The Very Internet Person farm season on Baton has concluded! Four Miladys have been successfully emitted and distributed to farmers. Thank you to everyone that participated in this three month long farming experiment to take my Miladys away (๑˃ᴗ˂๑) and thanks to Caviar and Baton for inviting me to try out the platform. Now, I want to write a little review on how things went; the goals, the results, the surprises.
As a more art focused "project", I had never done much with NFTfi. Even though I started out on Fantom, a defi heavy chain, I didn't really delve too deeply into the financialization of NFTs. The focus of my art practice has mainly been on making things that resonate with people on some level – aesthetically, intellectually, memetically, etc. (ie. vibes.) It's why I never really pay much attention to where the floor is or encourage many of the manufactured hype behaviors that have (unfortunately) become the standard fare. I would rather people collect the things I make because they like the art and not because of coercion through outsized promises of utility and returns. And if the art isn't for them, then they don't have to mint/buy it. But I am aware that NFTs are a developing form and a technology that can allow for things to be much more interesting than just being a simple digital art shop that makes you pay with internet money. And, in terms of my broader creative practice, I believe a big part of making art is also experimenting with the medium and form and this is intertwined with my practice as an internet person learning about/experimenting with internet technology.
One of the reasons I deployed Very Internet Person on Ethereum was to play with the wider array of NFTfi tools that were becoming available. I already had a habit of doing things like randomly distributing funds generated from sales and royalties to people who collected my Goool collections. But it was done in a manual, mostly offchain way, just using Disperse to send tokens to addresses I compiled in a spreadsheet. Not very efficient, especially when I have art projects to do.
The Caviar VIP pool had been going for a while when Tamagoyaki from Caviar asked me if I wanted to try out a new NFT yield farming platform called Baton that was being built on top of Caviar and introduced me to the founder, Sapijiju. It sounded very interesting to me and I started thinking about what I could do with it.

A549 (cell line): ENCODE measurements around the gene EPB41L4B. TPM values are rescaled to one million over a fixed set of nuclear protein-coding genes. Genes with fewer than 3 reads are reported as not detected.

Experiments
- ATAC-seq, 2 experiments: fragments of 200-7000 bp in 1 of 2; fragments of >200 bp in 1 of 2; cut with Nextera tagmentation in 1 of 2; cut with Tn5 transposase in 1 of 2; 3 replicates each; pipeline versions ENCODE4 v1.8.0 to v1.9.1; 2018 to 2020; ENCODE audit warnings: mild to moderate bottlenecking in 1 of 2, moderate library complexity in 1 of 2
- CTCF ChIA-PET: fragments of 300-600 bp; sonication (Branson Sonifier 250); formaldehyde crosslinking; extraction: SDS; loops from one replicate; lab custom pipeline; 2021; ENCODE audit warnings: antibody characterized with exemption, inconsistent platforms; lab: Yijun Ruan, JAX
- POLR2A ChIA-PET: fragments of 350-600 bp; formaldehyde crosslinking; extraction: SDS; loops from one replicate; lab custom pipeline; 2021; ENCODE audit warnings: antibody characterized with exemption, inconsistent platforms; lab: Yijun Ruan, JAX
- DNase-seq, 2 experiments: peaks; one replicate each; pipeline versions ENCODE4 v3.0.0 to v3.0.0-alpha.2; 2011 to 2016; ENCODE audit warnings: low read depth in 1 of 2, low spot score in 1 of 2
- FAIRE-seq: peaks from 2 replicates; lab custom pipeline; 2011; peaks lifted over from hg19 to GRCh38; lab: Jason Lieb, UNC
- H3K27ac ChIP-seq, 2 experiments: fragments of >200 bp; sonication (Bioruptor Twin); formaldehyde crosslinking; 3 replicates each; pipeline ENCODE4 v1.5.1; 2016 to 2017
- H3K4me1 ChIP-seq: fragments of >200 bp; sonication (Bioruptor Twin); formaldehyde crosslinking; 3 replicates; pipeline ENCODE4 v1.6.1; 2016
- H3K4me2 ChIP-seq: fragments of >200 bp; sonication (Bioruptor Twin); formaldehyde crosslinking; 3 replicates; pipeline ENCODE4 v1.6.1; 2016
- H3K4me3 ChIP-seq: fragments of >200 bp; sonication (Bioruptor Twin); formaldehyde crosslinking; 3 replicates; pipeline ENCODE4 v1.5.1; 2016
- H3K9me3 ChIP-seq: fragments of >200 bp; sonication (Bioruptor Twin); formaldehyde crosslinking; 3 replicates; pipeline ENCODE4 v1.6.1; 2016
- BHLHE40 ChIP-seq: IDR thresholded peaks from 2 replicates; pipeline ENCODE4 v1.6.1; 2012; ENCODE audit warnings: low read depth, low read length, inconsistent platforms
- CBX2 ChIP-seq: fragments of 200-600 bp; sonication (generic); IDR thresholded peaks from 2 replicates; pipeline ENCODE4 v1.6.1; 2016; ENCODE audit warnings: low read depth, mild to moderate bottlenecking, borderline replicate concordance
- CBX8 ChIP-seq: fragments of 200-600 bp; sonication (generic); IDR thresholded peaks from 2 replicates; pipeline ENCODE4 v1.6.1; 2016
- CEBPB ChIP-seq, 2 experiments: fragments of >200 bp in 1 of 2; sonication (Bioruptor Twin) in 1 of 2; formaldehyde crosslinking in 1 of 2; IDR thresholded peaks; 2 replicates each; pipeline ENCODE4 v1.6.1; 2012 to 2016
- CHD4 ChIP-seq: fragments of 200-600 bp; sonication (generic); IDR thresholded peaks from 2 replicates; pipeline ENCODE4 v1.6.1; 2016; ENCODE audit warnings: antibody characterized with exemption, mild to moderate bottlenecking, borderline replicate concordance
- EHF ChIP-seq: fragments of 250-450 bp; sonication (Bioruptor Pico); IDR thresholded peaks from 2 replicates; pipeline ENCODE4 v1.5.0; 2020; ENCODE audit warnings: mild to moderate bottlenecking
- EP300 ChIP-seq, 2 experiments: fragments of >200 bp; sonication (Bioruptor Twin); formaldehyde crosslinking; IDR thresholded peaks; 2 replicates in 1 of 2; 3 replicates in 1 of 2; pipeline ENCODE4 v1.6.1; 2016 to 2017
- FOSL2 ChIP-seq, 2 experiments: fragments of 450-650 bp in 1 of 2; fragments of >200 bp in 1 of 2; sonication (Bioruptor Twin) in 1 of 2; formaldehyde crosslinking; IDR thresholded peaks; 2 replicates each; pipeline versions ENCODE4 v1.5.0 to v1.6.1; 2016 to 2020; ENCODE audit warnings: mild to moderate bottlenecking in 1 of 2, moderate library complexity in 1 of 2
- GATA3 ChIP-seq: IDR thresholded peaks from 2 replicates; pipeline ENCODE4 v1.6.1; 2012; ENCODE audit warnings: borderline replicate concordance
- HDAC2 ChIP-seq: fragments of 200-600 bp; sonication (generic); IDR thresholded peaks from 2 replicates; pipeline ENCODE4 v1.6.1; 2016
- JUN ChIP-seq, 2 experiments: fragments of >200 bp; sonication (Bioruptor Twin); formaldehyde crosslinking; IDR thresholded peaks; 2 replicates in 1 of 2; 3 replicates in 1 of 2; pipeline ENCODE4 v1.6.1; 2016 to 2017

As I thought about how the space has evolved and where it was at, I had been wanting to move some more VIP trade activity away from the standard order book marketplaces to the Caviar pool. This would enable people to do things like directly swap for their desired VIPs without having to go through sell/buy and also earn rewards from the trading activity (stakers receive the trading fees whereas the fees on things like OpenSea go to the marketplace platform.) I like how this system benefits the people who enjoy being a part of the project whereas the traditional marketplaces can sometimes feel like a PVP funnel to get out of projects at the expense of someone else. The typical order book marketplaces make more sense for specific pieces that one might want to sell far above floor price. Given the current state of the space, it feels like a good time to try different models. But with Caviar being relatively newer on the scene itself, many people had not used it before and so I thought doing a Baton farm would be a good way to incentivize checking it out. Like I said, I also wanted to experiment.